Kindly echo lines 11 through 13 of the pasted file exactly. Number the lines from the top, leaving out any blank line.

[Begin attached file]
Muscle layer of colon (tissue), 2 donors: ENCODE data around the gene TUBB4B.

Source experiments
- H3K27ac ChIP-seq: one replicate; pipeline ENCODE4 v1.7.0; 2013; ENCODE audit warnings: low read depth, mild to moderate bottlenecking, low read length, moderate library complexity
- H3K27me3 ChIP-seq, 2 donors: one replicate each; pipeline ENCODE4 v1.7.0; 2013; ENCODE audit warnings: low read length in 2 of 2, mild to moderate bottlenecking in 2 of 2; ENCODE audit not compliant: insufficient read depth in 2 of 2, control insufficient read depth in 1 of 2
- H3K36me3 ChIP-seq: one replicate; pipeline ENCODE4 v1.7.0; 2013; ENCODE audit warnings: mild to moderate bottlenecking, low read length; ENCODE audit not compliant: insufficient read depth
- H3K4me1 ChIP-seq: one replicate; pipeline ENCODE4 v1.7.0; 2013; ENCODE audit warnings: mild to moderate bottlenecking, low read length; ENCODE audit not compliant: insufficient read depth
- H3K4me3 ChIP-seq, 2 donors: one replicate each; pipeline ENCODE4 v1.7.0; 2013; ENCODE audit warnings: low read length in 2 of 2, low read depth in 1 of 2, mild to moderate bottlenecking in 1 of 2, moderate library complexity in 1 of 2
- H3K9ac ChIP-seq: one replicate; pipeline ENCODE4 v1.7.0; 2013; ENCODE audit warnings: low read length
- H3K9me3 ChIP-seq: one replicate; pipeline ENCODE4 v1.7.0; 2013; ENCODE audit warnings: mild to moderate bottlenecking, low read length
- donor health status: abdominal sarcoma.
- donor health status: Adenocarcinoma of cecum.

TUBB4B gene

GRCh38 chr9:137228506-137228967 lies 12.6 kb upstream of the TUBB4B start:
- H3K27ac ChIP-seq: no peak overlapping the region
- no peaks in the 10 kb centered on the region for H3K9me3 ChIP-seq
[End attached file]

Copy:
- donor health status: Adenocarcinoma of cecum.

TUBB4B gene

GRCh38 chr9:137228506-137228967 lies 12.6 kb upstream of the TUBB4B start: